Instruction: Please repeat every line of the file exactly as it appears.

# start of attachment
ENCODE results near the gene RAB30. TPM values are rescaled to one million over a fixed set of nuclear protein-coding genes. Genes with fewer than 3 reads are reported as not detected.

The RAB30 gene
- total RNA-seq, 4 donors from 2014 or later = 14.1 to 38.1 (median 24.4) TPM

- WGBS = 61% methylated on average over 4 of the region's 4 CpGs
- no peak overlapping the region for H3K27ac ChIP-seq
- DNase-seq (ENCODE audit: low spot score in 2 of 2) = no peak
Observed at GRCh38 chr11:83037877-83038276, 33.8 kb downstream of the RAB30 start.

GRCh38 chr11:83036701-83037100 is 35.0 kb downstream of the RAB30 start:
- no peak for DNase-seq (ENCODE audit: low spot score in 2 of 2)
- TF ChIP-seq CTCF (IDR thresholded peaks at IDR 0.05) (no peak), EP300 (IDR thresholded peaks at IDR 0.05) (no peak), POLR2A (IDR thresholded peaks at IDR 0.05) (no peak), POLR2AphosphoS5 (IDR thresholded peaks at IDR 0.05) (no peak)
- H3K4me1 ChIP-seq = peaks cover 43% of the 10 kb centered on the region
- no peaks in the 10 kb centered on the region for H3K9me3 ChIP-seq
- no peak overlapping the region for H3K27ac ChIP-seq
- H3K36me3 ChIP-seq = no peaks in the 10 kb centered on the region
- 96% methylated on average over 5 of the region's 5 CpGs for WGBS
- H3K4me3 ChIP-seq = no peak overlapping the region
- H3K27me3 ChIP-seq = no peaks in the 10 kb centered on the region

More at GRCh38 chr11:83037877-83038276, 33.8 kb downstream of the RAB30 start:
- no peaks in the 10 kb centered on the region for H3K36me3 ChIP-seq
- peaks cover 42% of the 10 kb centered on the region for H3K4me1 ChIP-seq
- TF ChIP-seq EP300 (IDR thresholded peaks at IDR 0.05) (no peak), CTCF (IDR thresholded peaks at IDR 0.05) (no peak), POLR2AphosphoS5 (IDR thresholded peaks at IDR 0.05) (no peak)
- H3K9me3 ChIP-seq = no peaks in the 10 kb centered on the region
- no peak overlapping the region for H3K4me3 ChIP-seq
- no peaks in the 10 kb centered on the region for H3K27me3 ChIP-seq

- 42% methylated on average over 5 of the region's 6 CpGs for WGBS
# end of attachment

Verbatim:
ENCODE results near the gene RAB30. TPM values are rescaled to one million over a fixed set of nuclear protein-coding genes. Genes with fewer than 3 reads are reported as not detected.

The RAB30 gene
- total RNA-seq, 4 donors from 2014 or later = 14.1 to 38.1 (median 24.4) TPM

- WGBS = 61% methylated on average over 4 of the region's 4 CpGs
- no peak overlapping the region for H3K27ac ChIP-seq
- DNase-seq (ENCODE audit: low spot score in 2 of 2) = no peak
Observed at GRCh38 chr11:83037877-83038276, 33.8 kb downstream of the RAB30 start.

GRCh38 chr11:83036701-83037100 is 35.0 kb downstream of the RAB30 start:
- no peak for DNase-seq (ENCODE audit: low spot score in 2 of 2)
- TF ChIP-seq CTCF (IDR thresholded peaks at IDR 0.05) (no peak), EP300 (IDR thresholded peaks at IDR 0.05) (no peak), POLR2A (IDR thresholded peaks at IDR 0.05) (no peak), POLR2AphosphoS5 (IDR thresholded peaks at IDR 0.05) (no peak)
- H3K4me1 ChIP-seq = peaks cover 43% of the 10 kb centered on the region
- no peaks in the 10 kb centered on the region for H3K9me3 ChIP-seq
- no peak overlapping the region for H3K27ac ChIP-seq
- H3K36me3 ChIP-seq = no peaks in the 10 kb centered on the region
- 96% methylated on average over 5 of the region's 5 CpGs for WGBS
- H3K4me3 ChIP-seq = no peak overlapping the region
- H3K27me3 ChIP-seq = no peaks in the 10 kb centered on the region

More at GRCh38 chr11:83037877-83038276, 33.8 kb downstream of the RAB30 start:
- no peaks in the 10 kb centered on the region for H3K36me3 ChIP-seq
- peaks cover 42% of the 10 kb centered on the region for H3K4me1 ChIP-seq
- TF ChIP-seq EP300 (IDR thresholded peaks at IDR 0.05) (no peak), CTCF (IDR thresholded peaks at IDR 0.05) (no peak), POLR2AphosphoS5 (IDR thresholded peaks at IDR 0.05) (no peak)
- H3K9me3 ChIP-seq = no peaks in the 10 kb centered on the region
- no peak overlapping the region for H3K4me3 ChIP-seq
- no peaks in the 10 kb centered on the region for H3K27me3 ChIP-seq

- 42% methylated on average over 5 of the region's 6 CpGs for WGBS